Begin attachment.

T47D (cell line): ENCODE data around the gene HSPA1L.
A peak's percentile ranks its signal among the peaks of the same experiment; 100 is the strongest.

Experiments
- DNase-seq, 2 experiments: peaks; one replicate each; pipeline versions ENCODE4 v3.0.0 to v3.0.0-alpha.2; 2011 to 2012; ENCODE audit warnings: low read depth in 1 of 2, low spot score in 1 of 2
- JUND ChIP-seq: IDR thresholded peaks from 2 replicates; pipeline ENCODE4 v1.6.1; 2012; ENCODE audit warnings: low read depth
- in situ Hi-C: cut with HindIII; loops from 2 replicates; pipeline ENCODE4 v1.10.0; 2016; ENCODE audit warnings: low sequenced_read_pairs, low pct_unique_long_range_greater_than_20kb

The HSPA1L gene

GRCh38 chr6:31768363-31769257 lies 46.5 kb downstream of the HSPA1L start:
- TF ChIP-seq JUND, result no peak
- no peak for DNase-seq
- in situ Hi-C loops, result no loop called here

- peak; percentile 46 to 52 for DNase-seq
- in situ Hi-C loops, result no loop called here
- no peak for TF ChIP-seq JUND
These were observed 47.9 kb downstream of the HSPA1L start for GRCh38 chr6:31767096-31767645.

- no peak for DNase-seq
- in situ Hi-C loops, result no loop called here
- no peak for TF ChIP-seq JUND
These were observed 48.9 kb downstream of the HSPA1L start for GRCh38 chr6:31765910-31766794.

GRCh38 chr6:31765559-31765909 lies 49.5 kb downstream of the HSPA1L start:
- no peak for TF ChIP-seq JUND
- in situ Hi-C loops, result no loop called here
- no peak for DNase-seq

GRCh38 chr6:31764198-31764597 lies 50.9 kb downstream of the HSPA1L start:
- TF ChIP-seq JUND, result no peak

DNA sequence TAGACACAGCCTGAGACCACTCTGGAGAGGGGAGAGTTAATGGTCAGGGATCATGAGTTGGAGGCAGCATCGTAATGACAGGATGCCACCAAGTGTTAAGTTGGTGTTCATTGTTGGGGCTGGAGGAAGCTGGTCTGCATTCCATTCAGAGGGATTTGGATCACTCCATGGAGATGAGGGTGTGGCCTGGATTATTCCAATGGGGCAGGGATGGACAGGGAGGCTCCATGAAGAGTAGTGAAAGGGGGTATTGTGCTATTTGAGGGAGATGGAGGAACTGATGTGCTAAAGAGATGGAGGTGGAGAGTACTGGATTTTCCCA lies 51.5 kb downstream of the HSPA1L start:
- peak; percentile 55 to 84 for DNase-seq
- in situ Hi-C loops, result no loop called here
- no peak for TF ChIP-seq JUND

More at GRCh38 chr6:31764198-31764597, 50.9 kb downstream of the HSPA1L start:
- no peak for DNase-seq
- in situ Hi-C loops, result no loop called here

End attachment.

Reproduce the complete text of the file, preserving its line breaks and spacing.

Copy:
T47D (cell line): ENCODE data around the gene HSPA1L.
A peak's percentile ranks its signal among the peaks of the same experiment; 100 is the strongest.

Experiments
- DNase-seq, 2 experiments: peaks; one replicate each; pipeline versions ENCODE4 v3.0.0 to v3.0.0-alpha.2; 2011 to 2012; ENCODE audit warnings: low read depth in 1 of 2, low spot score in 1 of 2
- JUND ChIP-seq: IDR thresholded peaks from 2 replicates; pipeline ENCODE4 v1.6.1; 2012; ENCODE audit warnings: low read depth
- in situ Hi-C: cut with HindIII; loops from 2 replicates; pipeline ENCODE4 v1.10.0; 2016; ENCODE audit warnings: low sequenced_read_pairs, low pct_unique_long_range_greater_than_20kb

The HSPA1L gene

GRCh38 chr6:31768363-31769257 lies 46.5 kb downstream of the HSPA1L start:
- TF ChIP-seq JUND, result no peak
- no peak for DNase-seq
- in situ Hi-C loops, result no loop called here

- peak; percentile 46 to 52 for DNase-seq
- in situ Hi-C loops, result no loop called here
- no peak for TF ChIP-seq JUND
These were observed 47.9 kb downstream of the HSPA1L start for GRCh38 chr6:31767096-31767645.

- no peak for DNase-seq
- in situ Hi-C loops, result no loop called here
- no peak for TF ChIP-seq JUND
These were observed 48.9 kb downstream of the HSPA1L start for GRCh38 chr6:31765910-31766794.

GRCh38 chr6:31765559-31765909 lies 49.5 kb downstream of the HSPA1L start:
- no peak for TF ChIP-seq JUND
- in situ Hi-C loops, result no loop called here
- no peak for DNase-seq

GRCh38 chr6:31764198-31764597 lies 50.9 kb downstream of the HSPA1L start:
- TF ChIP-seq JUND, result no peak

DNA sequence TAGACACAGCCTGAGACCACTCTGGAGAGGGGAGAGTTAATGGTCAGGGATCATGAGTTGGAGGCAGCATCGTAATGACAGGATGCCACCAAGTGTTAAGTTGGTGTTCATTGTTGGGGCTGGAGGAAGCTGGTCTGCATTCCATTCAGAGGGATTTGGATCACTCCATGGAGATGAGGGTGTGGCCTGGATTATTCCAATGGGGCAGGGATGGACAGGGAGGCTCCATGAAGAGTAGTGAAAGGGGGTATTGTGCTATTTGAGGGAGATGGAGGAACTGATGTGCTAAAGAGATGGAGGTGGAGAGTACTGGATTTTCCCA lies 51.5 kb downstream of the HSPA1L start:
- peak; percentile 55 to 84 for DNase-seq
- in situ Hi-C loops, result no loop called here
- no peak for TF ChIP-seq JUND

More at GRCh38 chr6:31764198-31764597, 50.9 kb downstream of the HSPA1L start:
- no peak for DNase-seq
- in situ Hi-C loops, result no loop called here